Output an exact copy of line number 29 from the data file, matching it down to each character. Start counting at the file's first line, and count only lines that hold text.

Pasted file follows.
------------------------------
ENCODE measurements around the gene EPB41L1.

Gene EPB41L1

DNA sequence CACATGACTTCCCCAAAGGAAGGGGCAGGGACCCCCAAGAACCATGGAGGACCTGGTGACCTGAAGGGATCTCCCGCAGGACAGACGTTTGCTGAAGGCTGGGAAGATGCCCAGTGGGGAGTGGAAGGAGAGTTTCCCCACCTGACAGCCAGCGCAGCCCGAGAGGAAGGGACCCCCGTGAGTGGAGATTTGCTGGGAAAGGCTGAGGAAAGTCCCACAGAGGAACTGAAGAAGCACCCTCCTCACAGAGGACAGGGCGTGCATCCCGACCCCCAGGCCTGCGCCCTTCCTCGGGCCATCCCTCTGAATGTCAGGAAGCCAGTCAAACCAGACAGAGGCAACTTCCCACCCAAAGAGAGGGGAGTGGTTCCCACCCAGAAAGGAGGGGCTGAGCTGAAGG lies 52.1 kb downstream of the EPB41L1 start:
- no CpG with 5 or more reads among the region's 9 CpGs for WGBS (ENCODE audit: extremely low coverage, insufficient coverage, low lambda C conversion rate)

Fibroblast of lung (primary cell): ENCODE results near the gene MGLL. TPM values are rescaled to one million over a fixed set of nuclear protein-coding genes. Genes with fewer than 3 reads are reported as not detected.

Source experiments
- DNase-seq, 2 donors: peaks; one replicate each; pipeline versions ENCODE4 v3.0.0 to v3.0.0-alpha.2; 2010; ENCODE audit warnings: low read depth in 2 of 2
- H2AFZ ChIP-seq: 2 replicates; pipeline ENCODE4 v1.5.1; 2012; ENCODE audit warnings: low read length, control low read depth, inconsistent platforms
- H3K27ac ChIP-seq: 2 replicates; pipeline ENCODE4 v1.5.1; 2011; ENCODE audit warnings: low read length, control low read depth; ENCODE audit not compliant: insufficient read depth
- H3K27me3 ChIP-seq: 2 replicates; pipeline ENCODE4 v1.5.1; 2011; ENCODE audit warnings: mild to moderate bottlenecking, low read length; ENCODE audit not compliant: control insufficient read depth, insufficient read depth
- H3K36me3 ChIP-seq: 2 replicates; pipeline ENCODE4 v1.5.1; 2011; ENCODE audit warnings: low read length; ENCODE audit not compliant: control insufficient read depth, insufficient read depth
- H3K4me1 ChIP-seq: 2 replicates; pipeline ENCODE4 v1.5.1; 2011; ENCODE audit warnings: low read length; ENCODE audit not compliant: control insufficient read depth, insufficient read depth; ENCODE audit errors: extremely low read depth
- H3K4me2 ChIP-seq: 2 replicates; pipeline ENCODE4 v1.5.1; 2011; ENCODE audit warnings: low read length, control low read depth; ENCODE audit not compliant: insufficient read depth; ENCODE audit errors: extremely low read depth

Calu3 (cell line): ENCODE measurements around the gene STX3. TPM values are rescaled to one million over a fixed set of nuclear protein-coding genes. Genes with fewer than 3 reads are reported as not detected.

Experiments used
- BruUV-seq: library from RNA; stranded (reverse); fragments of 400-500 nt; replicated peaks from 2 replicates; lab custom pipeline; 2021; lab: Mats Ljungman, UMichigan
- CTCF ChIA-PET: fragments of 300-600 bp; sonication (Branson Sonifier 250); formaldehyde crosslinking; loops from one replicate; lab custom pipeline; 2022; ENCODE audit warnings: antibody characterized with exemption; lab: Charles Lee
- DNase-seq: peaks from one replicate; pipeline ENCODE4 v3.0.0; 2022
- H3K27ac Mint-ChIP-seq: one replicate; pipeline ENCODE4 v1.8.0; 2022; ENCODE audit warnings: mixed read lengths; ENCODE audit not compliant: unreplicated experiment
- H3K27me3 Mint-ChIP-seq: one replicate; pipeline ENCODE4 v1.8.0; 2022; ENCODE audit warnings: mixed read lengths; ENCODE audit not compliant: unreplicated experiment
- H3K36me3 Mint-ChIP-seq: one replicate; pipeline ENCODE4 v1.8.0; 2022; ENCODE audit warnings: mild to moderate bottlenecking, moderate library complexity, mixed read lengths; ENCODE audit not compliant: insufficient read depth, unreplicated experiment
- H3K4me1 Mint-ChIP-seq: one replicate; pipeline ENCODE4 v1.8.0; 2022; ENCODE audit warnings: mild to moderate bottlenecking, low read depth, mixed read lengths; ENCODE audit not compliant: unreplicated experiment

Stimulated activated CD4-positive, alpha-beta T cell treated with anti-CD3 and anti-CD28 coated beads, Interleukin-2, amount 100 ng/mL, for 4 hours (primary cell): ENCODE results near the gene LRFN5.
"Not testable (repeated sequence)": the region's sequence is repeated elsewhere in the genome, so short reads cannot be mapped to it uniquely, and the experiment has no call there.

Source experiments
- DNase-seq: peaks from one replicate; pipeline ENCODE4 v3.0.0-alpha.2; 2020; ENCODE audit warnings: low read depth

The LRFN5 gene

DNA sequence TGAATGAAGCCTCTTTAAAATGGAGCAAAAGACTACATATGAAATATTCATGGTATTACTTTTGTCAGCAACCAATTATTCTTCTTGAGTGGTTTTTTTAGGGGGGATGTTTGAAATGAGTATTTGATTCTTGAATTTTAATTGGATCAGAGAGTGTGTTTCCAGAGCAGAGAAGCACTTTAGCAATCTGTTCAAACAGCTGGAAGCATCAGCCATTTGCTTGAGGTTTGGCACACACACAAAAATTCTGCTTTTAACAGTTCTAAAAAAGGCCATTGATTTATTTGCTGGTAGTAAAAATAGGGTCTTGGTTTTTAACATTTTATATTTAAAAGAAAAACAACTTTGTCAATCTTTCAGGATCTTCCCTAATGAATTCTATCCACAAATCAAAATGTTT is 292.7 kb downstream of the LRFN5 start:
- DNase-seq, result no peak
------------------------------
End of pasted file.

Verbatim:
- DNase-seq, result no peak